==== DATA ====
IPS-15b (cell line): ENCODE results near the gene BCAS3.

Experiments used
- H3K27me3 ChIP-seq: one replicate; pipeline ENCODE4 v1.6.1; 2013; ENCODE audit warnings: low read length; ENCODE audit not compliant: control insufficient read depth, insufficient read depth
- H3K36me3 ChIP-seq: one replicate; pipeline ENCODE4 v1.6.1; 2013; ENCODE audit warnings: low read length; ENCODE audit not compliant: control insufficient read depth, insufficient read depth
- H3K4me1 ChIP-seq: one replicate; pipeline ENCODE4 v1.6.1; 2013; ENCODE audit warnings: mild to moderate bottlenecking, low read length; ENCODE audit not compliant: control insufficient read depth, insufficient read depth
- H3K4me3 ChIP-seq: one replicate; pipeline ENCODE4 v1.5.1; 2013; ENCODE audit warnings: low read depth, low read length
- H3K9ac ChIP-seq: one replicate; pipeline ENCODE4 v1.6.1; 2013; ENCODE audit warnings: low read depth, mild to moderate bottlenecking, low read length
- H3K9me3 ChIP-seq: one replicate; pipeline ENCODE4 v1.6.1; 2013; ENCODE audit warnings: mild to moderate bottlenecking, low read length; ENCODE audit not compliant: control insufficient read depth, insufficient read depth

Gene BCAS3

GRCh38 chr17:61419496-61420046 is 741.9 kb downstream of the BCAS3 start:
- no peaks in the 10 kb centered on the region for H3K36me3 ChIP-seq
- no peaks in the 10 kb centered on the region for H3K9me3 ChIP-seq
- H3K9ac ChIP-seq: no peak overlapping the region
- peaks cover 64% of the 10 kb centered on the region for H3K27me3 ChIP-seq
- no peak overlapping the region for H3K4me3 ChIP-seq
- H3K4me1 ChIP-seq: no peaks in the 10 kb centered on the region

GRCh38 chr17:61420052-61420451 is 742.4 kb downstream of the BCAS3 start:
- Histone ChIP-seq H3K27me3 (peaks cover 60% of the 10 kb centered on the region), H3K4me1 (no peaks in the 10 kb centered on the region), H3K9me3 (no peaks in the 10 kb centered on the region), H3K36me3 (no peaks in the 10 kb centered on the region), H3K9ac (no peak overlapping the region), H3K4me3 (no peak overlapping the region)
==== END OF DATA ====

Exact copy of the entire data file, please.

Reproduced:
IPS-15b (cell line): ENCODE results near the gene BCAS3.

Experiments used
- H3K27me3 ChIP-seq: one replicate; pipeline ENCODE4 v1.6.1; 2013; ENCODE audit warnings: low read length; ENCODE audit not compliant: control insufficient read depth, insufficient read depth
- H3K36me3 ChIP-seq: one replicate; pipeline ENCODE4 v1.6.1; 2013; ENCODE audit warnings: low read length; ENCODE audit not compliant: control insufficient read depth, insufficient read depth
- H3K4me1 ChIP-seq: one replicate; pipeline ENCODE4 v1.6.1; 2013; ENCODE audit warnings: mild to moderate bottlenecking, low read length; ENCODE audit not compliant: control insufficient read depth, insufficient read depth
- H3K4me3 ChIP-seq: one replicate; pipeline ENCODE4 v1.5.1; 2013; ENCODE audit warnings: low read depth, low read length
- H3K9ac ChIP-seq: one replicate; pipeline ENCODE4 v1.6.1; 2013; ENCODE audit warnings: low read depth, mild to moderate bottlenecking, low read length
- H3K9me3 ChIP-seq: one replicate; pipeline ENCODE4 v1.6.1; 2013; ENCODE audit warnings: mild to moderate bottlenecking, low read length; ENCODE audit not compliant: control insufficient read depth, insufficient read depth

Gene BCAS3

GRCh38 chr17:61419496-61420046 is 741.9 kb downstream of the BCAS3 start:
- no peaks in the 10 kb centered on the region for H3K36me3 ChIP-seq
- no peaks in the 10 kb centered on the region for H3K9me3 ChIP-seq
- H3K9ac ChIP-seq: no peak overlapping the region
- peaks cover 64% of the 10 kb centered on the region for H3K27me3 ChIP-seq
- no peak overlapping the region for H3K4me3 ChIP-seq
- H3K4me1 ChIP-seq: no peaks in the 10 kb centered on the region

GRCh38 chr17:61420052-61420451 is 742.4 kb downstream of the BCAS3 start:
- Histone ChIP-seq H3K27me3 (peaks cover 60% of the 10 kb centered on the region), H3K4me1 (no peaks in the 10 kb centered on the region), H3K9me3 (no peaks in the 10 kb centered on the region), H3K36me3 (no peaks in the 10 kb centered on the region), H3K9ac (no peak overlapping the region), H3K4me3 (no peak overlapping the region)